Those at the school offered him a direct flight, but he decided to tag along with other monks who arrived from Boston and were walking to Rio because he thought it would be a better and “more beautiful” pilgrimage.

He traveled day and night and when he was scared, he would pray constantly the Rosary.

“At one point I felt I couldn’t do it anymore and I just kept crying and praying for Jesus to protect everyone and for his will to be done,” said Facundo.

After two days going hungry and his toes bruised and blistered, a man traveling to Sao Paolo gave Facundo and the monks a ride.

“It was very dangerous because we didn’t have a place to sleep but I just kept praying the rosary,” he said.

He arrived the day before World Youth Day to the Marian shrine of Aparecida. “There was a festival going on and I realized how close I was so I began crying,” said Facundo.

“I met another Argentinian priest and we went hungry, but we finally made it to Rio,” he said. “I was hungry but I was happy.”

The Pope, he said, always says a Christian is happy adding “money isn’t worth anything, it just gives you security, but Jesus gives you trust and hope.”

Facundo met a volunteer of World Youth Day who sent him to a convent opposite the beach in Rio to sleep for a week.

“But before seeing the beach, I prefer to see the Pope,” he said. “I couldn’t see him when he went along with his Pope mobile the other day.”

“I had to choose between seeing him another day and going to Mass, but I chose the Eucharist,” he said.

He stressed that he hopes to tell the Pope that he is right, “we should let ourselves be guided by Jesus and I did that.”

“I would like to meet the Pope because priests and Popes don’t notice poor people and he lived directly with the poor people like if he was their brother,” Facundo said.

“It’s worth seeing a Pope who notices poor people and that’s why I would like to meet him,” he said. “I would really like to tell him how nice it is to follow Jesus and that he is right.”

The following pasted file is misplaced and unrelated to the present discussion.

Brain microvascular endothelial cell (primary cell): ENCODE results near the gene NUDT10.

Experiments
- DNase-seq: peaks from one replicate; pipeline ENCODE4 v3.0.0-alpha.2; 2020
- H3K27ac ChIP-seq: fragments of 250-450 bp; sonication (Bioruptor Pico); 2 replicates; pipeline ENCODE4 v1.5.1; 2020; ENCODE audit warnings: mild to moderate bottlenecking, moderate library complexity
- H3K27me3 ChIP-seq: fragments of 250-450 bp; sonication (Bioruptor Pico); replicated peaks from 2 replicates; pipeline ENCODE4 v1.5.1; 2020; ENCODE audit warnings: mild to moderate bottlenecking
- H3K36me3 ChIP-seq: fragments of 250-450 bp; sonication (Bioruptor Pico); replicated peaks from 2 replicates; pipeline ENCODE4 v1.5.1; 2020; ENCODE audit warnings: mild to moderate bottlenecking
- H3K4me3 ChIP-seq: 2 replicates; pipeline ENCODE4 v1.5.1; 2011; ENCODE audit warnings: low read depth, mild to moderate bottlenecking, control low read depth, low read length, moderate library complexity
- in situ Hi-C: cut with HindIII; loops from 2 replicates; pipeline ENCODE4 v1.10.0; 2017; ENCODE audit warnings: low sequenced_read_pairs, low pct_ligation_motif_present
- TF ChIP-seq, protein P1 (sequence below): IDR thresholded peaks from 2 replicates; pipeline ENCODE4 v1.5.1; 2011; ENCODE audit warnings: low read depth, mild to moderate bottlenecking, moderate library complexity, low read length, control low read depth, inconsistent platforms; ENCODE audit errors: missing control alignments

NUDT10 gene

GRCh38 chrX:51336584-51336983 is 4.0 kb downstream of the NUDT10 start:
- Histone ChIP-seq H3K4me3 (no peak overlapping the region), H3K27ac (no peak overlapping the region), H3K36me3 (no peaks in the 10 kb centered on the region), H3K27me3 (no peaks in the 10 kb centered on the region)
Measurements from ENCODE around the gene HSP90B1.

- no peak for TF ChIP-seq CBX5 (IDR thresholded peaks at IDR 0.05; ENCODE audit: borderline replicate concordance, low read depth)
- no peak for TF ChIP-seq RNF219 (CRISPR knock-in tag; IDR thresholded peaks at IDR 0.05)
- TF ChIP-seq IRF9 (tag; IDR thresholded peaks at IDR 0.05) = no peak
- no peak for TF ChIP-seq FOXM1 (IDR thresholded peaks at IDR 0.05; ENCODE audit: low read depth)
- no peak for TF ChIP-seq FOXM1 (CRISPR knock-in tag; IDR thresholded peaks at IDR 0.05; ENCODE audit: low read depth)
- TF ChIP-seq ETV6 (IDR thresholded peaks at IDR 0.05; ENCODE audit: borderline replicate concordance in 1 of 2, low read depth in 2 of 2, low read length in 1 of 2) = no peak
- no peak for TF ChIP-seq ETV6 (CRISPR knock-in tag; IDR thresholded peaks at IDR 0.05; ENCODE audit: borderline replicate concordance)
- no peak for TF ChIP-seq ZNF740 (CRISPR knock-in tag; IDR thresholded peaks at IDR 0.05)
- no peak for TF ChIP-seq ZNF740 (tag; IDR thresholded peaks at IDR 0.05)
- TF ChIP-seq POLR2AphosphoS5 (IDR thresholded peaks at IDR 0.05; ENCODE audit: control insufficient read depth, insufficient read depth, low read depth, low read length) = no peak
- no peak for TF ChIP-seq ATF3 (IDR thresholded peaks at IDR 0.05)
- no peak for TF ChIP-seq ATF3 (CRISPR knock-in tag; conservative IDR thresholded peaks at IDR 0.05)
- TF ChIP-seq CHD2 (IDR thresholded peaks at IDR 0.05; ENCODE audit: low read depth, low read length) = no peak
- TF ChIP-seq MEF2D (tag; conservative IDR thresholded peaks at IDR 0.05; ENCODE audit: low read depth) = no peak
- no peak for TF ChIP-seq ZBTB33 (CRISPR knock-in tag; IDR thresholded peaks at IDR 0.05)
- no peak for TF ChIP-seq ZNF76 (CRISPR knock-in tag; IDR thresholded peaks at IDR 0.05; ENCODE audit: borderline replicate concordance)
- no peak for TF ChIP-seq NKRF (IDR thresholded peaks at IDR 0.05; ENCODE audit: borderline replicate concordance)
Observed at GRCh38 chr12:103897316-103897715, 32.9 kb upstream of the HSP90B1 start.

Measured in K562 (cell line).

This entry was posted in World Youth Day and tagged . Bookmark the permalink.

11 Responses to Teenager crosses South America on foot to see Pope

  1. tiva82 says:

    That’s Brave


  2. Frere Rabit says:

    THAT is pilgrimage! Maybe those of us who swan about on the Camino de Santiago could quietly learn from this lad. Please God, let his journey home be paid.


  3. johnhenrycn says:

    Well, okay, he’s a great kid. He was on the road for 22 days to greet the Pope. But 1829 miles/22days = 83 miles per day. 3.46 miles per hour? 24/7? Not including the several times he got lost along the way? No, I suggest he spent most of his time on a bus or hitching rides. Which is not to say his pilgrimage was any the less a fine example of healthy penitential mortification.


  4. Wow, that is amazing. What a wonderful journey! I have never done anything that brave, but it really sounds wonderful. I hope that he will be able to see the Pope after all that (and I wonder how he will get home?) It is inspiring to hear a story like that.


  5. JabbaPapa says:

    It’s a fantastic story !!

    And Rabit ?

    Please God, let his journey home be paid.

    Apparently, he wants to walk home too (though he’s looking for a lift to the Argentine border)



  6. golden chersonnese says: